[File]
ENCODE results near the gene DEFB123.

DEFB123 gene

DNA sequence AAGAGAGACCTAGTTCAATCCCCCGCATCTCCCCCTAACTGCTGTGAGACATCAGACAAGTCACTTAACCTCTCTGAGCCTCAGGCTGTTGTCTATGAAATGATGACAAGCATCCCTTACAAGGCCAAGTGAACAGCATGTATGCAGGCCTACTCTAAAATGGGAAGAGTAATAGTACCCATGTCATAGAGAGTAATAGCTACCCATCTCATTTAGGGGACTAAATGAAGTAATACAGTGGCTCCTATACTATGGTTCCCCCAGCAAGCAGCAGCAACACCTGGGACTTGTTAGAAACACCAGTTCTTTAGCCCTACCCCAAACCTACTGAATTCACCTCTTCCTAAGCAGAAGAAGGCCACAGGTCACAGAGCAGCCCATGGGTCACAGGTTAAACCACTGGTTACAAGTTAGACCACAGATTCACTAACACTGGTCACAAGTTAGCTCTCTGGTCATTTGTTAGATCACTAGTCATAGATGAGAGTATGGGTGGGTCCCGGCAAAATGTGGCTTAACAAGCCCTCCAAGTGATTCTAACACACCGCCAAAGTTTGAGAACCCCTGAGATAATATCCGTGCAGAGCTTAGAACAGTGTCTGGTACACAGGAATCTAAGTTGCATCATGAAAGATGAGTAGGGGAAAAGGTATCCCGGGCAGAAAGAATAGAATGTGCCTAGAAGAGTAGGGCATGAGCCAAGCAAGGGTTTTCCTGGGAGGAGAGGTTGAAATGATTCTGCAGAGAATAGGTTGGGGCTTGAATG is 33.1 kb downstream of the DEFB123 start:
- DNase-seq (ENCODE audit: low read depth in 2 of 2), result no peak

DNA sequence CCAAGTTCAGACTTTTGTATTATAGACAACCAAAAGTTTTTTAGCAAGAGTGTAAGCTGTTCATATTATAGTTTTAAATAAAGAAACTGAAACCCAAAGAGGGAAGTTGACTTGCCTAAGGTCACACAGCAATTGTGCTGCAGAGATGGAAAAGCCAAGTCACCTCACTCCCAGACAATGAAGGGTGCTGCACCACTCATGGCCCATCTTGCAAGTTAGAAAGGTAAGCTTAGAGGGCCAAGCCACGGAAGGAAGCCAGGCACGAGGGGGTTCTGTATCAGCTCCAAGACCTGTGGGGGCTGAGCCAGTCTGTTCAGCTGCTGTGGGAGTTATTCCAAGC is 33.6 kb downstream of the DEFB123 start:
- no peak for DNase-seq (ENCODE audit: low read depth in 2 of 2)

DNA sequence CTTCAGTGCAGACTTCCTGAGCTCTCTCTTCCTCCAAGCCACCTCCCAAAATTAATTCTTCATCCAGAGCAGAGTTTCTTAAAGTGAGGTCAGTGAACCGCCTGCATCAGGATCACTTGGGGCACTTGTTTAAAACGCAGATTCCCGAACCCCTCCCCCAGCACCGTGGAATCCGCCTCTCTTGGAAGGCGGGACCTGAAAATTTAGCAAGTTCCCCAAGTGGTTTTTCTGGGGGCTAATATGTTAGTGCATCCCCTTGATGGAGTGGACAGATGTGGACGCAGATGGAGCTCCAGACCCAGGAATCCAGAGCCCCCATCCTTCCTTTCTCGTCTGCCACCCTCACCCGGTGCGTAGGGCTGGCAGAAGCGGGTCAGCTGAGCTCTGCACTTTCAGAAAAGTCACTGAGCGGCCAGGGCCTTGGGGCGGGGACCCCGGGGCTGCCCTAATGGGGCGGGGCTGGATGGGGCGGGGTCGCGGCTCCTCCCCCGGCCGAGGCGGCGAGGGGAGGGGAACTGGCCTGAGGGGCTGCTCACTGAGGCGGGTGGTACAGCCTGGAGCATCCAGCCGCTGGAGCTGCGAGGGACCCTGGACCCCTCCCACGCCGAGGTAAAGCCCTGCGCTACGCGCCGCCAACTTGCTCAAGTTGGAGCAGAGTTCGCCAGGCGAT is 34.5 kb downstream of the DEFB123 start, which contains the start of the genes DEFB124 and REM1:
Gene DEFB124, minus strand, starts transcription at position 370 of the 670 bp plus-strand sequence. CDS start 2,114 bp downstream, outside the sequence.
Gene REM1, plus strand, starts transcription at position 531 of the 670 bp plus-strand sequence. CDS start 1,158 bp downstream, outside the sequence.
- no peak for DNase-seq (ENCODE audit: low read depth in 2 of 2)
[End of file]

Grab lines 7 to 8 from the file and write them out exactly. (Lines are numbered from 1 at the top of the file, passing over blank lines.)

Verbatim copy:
DNA sequence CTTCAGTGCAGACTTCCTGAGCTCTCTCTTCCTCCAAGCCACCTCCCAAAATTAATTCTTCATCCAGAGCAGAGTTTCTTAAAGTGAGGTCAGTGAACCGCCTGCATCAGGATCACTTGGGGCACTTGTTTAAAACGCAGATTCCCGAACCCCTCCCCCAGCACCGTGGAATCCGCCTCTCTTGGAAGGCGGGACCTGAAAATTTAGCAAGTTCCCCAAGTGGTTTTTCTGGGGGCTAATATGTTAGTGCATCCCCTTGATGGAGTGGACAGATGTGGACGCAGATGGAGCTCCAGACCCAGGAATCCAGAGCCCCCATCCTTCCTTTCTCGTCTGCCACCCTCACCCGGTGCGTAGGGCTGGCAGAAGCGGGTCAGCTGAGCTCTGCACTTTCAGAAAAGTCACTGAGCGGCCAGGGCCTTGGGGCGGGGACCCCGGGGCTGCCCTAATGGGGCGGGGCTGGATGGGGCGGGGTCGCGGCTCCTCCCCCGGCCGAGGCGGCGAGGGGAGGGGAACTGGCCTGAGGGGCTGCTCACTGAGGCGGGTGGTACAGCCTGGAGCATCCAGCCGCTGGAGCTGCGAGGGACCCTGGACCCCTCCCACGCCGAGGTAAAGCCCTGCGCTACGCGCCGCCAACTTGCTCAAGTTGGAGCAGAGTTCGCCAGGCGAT is 34.5 kb downstream of the DEFB123 start, which contains the start of the genes DEFB124 and REM1:
Gene DEFB124, minus strand, starts transcription at position 370 of the 670 bp plus-strand sequence. CDS start 2,114 bp downstream, outside the sequence.